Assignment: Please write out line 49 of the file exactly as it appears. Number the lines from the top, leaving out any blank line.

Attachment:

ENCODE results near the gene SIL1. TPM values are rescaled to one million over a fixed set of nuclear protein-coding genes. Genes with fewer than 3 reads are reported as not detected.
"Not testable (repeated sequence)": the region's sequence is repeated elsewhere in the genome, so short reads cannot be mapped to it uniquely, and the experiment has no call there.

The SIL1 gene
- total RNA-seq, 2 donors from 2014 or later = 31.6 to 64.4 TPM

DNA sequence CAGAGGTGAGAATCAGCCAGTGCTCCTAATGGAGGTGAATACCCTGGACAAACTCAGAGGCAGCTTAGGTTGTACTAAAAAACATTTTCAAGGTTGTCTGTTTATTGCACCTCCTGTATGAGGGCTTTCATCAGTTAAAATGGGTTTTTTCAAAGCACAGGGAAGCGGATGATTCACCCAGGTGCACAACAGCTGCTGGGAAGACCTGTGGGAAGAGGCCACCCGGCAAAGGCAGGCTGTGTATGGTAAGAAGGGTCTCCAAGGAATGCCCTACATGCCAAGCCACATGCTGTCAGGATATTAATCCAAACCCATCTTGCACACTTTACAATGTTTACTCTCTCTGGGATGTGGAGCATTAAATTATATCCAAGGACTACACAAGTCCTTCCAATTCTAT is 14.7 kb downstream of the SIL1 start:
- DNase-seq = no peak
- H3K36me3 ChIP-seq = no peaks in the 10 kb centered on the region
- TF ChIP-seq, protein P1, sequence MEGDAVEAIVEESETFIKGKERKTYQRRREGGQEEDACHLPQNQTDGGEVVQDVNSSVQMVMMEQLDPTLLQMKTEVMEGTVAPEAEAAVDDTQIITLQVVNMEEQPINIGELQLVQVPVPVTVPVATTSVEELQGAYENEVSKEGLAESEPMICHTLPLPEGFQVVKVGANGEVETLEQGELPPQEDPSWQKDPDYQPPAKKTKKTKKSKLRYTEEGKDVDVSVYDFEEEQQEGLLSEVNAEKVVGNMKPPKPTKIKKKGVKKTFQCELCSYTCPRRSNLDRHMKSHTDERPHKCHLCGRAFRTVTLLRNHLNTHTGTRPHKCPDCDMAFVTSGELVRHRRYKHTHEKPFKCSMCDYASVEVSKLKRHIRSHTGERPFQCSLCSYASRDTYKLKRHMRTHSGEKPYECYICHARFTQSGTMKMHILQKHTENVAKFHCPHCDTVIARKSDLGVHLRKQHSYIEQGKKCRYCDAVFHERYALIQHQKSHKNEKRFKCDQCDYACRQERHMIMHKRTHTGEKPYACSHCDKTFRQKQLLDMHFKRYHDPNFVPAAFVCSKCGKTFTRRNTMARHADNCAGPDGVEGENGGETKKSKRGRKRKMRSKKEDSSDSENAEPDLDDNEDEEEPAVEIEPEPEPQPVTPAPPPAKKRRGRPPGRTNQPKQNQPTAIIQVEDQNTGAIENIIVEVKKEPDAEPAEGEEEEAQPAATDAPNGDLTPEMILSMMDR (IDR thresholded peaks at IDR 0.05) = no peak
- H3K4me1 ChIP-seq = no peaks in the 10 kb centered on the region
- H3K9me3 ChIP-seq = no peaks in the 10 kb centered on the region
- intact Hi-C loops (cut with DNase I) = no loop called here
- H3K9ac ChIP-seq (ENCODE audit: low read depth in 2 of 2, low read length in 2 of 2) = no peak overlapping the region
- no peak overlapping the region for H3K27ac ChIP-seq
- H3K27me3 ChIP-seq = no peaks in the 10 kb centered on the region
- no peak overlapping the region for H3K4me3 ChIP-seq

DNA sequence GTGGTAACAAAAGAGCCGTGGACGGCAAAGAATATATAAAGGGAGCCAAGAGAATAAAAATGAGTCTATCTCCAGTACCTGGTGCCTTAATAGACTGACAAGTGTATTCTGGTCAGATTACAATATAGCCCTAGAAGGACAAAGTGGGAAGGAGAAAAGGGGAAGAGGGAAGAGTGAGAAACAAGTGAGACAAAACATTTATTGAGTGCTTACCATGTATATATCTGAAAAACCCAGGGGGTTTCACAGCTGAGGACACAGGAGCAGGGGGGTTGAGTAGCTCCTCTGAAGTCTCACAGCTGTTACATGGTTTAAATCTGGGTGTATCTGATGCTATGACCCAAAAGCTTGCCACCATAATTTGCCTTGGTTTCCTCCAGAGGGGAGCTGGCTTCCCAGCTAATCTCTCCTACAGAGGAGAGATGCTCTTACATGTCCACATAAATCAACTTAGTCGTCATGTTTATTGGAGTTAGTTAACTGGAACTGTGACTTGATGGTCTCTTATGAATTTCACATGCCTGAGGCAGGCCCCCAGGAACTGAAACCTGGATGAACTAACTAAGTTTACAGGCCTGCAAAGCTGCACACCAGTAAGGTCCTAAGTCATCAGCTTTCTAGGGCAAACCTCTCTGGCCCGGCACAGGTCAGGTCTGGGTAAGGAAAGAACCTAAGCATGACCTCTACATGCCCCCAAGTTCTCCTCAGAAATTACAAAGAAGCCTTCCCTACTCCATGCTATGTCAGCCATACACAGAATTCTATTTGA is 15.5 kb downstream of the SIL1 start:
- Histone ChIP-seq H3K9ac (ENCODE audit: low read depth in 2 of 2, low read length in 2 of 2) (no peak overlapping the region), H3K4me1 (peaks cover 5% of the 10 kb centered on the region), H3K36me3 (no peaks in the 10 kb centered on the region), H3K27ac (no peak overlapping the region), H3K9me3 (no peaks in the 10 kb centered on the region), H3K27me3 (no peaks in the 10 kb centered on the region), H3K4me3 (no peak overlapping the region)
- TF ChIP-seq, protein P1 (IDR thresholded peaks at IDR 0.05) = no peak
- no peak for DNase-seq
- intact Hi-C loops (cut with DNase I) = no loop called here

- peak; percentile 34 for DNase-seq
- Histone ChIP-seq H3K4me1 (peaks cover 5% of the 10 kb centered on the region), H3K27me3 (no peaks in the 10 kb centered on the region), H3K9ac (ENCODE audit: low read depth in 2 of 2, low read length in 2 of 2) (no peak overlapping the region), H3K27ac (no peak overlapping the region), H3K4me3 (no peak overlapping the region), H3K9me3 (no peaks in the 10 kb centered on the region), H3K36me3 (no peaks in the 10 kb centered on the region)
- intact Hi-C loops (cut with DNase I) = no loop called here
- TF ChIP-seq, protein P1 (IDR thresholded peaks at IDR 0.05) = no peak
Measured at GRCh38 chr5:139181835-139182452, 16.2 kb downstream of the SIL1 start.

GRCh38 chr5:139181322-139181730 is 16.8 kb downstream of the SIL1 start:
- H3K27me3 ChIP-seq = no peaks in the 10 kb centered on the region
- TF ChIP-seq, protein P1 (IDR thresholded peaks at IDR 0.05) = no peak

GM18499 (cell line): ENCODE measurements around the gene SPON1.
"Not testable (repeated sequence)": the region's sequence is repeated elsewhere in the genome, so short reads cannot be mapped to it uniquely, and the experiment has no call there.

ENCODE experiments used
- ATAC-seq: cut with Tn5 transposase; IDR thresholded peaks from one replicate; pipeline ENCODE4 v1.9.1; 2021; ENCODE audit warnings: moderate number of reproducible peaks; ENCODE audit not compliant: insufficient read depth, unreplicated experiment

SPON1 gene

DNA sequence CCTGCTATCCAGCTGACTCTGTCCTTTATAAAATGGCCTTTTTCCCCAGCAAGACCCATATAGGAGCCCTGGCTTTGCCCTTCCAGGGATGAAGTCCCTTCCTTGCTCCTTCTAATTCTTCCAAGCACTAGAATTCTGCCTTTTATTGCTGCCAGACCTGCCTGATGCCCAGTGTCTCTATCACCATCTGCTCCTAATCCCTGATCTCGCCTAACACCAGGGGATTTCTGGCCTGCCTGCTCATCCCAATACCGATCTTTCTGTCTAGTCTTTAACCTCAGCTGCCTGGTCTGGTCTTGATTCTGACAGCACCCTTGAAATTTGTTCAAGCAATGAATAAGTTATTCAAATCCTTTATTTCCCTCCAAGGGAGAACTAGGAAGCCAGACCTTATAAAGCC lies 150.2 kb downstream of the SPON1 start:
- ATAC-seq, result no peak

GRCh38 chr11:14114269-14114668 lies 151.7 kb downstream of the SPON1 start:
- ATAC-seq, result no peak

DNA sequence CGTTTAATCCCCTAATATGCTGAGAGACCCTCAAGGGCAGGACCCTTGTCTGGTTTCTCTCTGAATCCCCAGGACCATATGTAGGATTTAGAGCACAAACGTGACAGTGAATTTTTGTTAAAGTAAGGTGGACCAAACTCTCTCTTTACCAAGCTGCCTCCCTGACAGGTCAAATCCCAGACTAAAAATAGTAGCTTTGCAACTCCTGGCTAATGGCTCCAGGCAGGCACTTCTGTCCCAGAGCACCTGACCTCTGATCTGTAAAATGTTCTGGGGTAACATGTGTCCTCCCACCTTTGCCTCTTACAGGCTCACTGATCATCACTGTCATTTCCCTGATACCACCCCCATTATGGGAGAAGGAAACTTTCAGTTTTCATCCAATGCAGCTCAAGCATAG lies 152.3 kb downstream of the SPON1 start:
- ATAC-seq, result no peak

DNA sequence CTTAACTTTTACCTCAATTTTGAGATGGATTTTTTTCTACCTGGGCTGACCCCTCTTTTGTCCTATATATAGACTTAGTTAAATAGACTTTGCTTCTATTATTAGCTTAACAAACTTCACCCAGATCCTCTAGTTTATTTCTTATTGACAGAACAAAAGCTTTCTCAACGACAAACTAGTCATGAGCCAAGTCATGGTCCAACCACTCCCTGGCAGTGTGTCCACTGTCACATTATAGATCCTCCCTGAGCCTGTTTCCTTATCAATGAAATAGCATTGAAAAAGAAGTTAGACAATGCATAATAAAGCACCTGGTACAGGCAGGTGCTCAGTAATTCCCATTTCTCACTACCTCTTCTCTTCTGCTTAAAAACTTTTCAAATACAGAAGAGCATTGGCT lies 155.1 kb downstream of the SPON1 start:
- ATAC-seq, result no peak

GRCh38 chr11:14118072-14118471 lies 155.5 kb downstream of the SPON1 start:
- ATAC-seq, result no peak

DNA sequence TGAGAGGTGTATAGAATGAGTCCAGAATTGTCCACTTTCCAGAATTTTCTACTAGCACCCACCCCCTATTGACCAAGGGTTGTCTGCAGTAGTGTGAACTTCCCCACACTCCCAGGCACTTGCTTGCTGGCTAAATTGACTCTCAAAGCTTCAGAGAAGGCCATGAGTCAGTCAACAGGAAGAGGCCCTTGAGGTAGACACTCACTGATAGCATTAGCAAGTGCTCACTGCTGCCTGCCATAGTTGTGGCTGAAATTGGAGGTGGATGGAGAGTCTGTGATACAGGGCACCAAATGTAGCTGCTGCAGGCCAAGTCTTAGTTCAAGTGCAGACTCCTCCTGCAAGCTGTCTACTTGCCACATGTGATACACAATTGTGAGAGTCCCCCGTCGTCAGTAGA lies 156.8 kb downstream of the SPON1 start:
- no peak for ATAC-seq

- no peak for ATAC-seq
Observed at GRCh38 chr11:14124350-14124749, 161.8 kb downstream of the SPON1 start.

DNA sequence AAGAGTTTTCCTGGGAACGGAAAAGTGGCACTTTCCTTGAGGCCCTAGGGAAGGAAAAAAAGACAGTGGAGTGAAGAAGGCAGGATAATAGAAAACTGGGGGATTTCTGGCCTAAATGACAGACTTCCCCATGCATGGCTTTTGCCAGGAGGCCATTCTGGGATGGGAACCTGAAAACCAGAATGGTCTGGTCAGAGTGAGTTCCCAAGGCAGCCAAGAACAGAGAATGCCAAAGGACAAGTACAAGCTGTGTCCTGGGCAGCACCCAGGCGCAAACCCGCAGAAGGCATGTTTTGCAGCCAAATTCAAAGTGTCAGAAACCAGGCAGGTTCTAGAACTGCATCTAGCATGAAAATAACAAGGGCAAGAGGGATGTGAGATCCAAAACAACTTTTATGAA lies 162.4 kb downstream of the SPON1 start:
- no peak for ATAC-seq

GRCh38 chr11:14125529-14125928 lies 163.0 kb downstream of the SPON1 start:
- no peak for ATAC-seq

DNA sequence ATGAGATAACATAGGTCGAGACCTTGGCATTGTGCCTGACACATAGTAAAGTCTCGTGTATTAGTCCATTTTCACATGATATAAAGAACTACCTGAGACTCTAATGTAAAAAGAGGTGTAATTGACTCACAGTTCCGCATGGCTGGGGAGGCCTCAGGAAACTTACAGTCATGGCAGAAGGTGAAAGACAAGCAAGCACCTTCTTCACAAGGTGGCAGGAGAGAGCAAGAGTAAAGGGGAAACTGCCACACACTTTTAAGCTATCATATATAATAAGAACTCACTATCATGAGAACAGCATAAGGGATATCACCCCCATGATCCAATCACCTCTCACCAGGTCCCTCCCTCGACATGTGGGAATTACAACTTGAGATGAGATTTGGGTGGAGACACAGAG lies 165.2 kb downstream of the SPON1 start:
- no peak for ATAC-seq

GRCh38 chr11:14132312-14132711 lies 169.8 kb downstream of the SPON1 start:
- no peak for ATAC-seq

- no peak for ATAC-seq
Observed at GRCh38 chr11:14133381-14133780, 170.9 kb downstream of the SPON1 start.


- no peak for ATAC-seq